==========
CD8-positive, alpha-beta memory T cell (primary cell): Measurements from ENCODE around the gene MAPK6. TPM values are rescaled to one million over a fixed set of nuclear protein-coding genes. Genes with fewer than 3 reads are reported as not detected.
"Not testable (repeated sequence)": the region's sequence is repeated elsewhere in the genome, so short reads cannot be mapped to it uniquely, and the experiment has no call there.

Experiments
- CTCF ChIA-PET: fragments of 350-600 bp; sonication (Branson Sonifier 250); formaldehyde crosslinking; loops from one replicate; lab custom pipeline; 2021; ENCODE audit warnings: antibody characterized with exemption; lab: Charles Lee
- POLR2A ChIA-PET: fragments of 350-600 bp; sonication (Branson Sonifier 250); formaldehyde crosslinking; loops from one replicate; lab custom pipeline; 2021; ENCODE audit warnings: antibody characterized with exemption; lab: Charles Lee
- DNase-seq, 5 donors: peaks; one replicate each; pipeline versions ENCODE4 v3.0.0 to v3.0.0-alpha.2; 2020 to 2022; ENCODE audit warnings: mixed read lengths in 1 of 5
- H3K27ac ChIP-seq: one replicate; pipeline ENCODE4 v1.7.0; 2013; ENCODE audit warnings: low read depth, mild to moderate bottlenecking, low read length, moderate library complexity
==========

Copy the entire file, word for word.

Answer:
CD8-positive, alpha-beta memory T cell (primary cell): Measurements from ENCODE around the gene MAPK6. TPM values are rescaled to one million over a fixed set of nuclear protein-coding genes. Genes with fewer than 3 reads are reported as not detected.
"Not testable (repeated sequence)": the region's sequence is repeated elsewhere in the genome, so short reads cannot be mapped to it uniquely, and the experiment has no call there.

Experiments
- CTCF ChIA-PET: fragments of 350-600 bp; sonication (Branson Sonifier 250); formaldehyde crosslinking; loops from one replicate; lab custom pipeline; 2021; ENCODE audit warnings: antibody characterized with exemption; lab: Charles Lee
- POLR2A ChIA-PET: fragments of 350-600 bp; sonication (Branson Sonifier 250); formaldehyde crosslinking; loops from one replicate; lab custom pipeline; 2021; ENCODE audit warnings: antibody characterized with exemption; lab: Charles Lee
- DNase-seq, 5 donors: peaks; one replicate each; pipeline versions ENCODE4 v3.0.0 to v3.0.0-alpha.2; 2020 to 2022; ENCODE audit warnings: mixed read lengths in 1 of 5
- H3K27ac ChIP-seq: one replicate; pipeline ENCODE4 v1.7.0; 2013; ENCODE audit warnings: low read depth, mild to moderate bottlenecking, low read length, moderate library complexity